It’s January payroll data day today. Change in US Nonfarm Payrolls came in at +151k versus expectations of +190k. In Canada, the Net Change in Employment was -5.7k versus expectations of +6.0k. Not surprisingly, oil-centric Alberta was hid the hardest, losing 10k jobs in January. Further weakness in Canadian employment is expected going forward as depressed resource prices continue to trickle across the broader economy. Oil continues to slog along around $30. Bond yields are actually up a couple basis points since the payroll data was released. All quiet now.
Even before today’s employment data, economists and traders have been deviating from the Federal Reserve in forecasting how high interest rates will rise. Analysts have cut their forecasts for the Fed’s peak policy rate at the end of this tightening cycle to a median of 2.875% from 3.375% in July. The Fed’s latest forecast published in December was at 3.50% (down from 3.75%). Weak economic growth, low inflation and global turmoil continue to weigh heavily on the Fed’s intentions to raise its overnight rate.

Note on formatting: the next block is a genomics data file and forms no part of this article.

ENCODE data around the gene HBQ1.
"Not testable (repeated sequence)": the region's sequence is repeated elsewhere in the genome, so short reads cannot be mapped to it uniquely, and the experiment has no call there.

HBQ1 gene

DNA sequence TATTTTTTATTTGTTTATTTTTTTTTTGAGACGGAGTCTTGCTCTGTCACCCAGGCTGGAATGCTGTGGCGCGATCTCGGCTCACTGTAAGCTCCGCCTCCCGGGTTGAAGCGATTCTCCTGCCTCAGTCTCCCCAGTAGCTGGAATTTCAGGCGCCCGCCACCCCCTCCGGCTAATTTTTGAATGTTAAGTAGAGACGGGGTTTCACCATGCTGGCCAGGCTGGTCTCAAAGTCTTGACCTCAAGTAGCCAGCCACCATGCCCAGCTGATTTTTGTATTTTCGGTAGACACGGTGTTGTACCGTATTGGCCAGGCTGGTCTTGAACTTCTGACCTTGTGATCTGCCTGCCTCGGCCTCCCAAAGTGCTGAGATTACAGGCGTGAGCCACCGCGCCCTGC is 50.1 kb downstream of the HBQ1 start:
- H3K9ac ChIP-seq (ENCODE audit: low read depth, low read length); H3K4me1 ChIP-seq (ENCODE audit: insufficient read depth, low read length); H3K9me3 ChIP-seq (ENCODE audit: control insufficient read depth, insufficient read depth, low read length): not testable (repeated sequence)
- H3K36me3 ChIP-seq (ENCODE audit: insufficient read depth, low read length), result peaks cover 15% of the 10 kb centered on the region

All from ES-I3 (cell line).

Implied probability of a hike by the Fed on March 16th is down to 12%. Implied probability of a cut by the Bank of Canada on March 9th is 27%.
Overall, credit spreads continue their listless drift amidst growing investor malaise. Of course, now that Tim Hortons has launched its annual Roll up the Rim promotion, market sentiment has improved measurably. Jeremy Wedgbury, Senior Vice President of Commercial Mortgages at First National was quoted as saying “Hey…I just won a free donut! This is going to be a great day!”
In international news, Australia’s economy posted a deficit of A$3.5 billion. Australian Prime Minister Malcolm Turnbull was quoted as saying “No worries mate!” I don’t predict that the Australian Trade Deficit will have any direct impact on your mortgage rates…at least not this week.
Managing Director, Capital Markets